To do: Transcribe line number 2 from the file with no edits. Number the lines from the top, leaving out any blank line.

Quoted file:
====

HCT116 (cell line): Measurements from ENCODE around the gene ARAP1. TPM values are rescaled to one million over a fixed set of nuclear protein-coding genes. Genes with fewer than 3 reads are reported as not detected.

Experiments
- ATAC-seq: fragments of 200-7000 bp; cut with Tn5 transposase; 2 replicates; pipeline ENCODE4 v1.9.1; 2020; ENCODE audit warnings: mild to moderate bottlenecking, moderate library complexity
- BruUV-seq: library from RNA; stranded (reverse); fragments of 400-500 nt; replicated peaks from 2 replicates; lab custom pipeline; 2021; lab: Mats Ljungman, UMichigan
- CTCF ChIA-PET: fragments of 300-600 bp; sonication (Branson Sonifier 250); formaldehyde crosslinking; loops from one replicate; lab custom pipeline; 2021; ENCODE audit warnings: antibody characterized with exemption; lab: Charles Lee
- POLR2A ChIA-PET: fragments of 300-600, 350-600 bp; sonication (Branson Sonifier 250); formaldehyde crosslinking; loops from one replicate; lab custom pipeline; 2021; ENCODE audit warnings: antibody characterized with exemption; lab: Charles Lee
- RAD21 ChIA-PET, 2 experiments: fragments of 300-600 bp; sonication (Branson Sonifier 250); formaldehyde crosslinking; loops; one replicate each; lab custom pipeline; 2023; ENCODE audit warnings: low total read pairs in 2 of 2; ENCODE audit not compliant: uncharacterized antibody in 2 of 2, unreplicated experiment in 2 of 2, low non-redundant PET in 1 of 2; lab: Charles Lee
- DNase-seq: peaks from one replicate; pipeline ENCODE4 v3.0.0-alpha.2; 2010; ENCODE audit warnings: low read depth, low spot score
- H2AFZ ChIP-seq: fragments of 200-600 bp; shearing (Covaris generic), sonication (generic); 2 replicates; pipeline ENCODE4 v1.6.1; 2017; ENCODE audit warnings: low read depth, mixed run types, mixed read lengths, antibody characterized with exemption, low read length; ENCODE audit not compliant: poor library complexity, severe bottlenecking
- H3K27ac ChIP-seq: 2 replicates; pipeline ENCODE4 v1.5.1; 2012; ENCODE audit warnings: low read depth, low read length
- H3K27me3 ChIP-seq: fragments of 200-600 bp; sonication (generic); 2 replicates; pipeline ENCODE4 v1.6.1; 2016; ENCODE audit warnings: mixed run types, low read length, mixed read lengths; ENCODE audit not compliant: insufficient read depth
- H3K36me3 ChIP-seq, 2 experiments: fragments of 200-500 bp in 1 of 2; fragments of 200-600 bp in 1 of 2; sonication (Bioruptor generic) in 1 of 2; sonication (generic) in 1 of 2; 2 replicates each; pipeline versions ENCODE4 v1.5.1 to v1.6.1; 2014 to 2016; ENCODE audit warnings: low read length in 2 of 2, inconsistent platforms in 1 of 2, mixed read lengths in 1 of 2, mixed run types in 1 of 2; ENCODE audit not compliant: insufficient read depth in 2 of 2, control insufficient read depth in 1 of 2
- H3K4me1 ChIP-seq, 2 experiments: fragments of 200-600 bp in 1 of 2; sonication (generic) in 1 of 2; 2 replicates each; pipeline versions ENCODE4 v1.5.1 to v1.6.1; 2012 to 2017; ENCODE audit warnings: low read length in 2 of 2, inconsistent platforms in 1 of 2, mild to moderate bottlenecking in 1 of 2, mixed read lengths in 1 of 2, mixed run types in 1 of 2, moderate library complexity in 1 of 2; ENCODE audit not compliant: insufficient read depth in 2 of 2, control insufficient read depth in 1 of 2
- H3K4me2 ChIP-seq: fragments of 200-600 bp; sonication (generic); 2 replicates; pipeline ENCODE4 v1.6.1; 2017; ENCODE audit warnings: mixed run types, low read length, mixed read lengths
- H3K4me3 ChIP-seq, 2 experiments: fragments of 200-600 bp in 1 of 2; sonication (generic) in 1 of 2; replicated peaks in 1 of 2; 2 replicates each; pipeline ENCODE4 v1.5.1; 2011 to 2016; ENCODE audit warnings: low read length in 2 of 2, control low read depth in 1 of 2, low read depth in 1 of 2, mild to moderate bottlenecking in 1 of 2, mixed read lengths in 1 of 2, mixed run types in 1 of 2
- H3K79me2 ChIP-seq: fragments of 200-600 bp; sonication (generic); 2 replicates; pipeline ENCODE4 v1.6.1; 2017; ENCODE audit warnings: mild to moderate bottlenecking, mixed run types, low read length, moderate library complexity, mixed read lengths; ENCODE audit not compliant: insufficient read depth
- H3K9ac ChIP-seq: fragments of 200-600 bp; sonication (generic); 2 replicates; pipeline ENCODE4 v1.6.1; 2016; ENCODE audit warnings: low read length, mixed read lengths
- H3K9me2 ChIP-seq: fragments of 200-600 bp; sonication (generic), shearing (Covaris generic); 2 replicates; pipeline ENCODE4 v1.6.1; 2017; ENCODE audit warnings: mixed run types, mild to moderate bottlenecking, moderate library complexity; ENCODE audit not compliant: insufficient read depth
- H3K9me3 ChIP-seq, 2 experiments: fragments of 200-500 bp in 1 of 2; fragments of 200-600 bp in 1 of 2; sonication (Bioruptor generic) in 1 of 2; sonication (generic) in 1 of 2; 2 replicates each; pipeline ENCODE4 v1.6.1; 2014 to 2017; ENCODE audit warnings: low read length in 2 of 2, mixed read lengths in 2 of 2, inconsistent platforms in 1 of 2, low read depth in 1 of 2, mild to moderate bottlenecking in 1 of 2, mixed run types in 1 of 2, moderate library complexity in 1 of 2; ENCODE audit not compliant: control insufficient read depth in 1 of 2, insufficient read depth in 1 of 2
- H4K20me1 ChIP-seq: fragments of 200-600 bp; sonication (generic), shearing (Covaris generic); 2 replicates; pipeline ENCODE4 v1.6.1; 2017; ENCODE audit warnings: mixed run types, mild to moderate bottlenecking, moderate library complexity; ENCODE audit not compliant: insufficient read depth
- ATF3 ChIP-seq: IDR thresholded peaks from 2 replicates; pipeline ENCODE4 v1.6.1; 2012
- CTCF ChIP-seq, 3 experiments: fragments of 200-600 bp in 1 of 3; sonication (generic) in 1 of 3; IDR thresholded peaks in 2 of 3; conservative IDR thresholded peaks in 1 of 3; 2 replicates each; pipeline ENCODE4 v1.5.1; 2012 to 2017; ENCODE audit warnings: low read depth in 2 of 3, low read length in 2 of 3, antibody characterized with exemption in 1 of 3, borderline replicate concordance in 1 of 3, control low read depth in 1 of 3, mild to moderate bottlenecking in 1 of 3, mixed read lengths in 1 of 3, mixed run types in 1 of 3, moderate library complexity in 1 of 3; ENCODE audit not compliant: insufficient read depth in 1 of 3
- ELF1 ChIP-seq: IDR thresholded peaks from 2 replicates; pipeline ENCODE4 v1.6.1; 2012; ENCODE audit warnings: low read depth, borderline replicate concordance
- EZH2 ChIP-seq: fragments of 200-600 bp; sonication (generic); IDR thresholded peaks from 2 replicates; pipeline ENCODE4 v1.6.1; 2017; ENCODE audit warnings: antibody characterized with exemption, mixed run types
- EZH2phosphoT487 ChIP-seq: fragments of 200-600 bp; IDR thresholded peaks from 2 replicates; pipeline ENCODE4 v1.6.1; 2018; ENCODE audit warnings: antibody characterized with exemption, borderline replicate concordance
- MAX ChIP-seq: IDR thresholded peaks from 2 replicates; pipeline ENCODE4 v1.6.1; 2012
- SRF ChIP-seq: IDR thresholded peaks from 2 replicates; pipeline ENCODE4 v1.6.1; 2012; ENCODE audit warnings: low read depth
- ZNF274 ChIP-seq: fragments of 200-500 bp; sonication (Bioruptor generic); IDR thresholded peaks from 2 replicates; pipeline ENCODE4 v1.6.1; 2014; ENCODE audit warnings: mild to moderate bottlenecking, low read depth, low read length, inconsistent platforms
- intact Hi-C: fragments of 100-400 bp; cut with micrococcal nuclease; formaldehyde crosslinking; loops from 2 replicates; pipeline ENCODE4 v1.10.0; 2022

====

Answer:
Experiments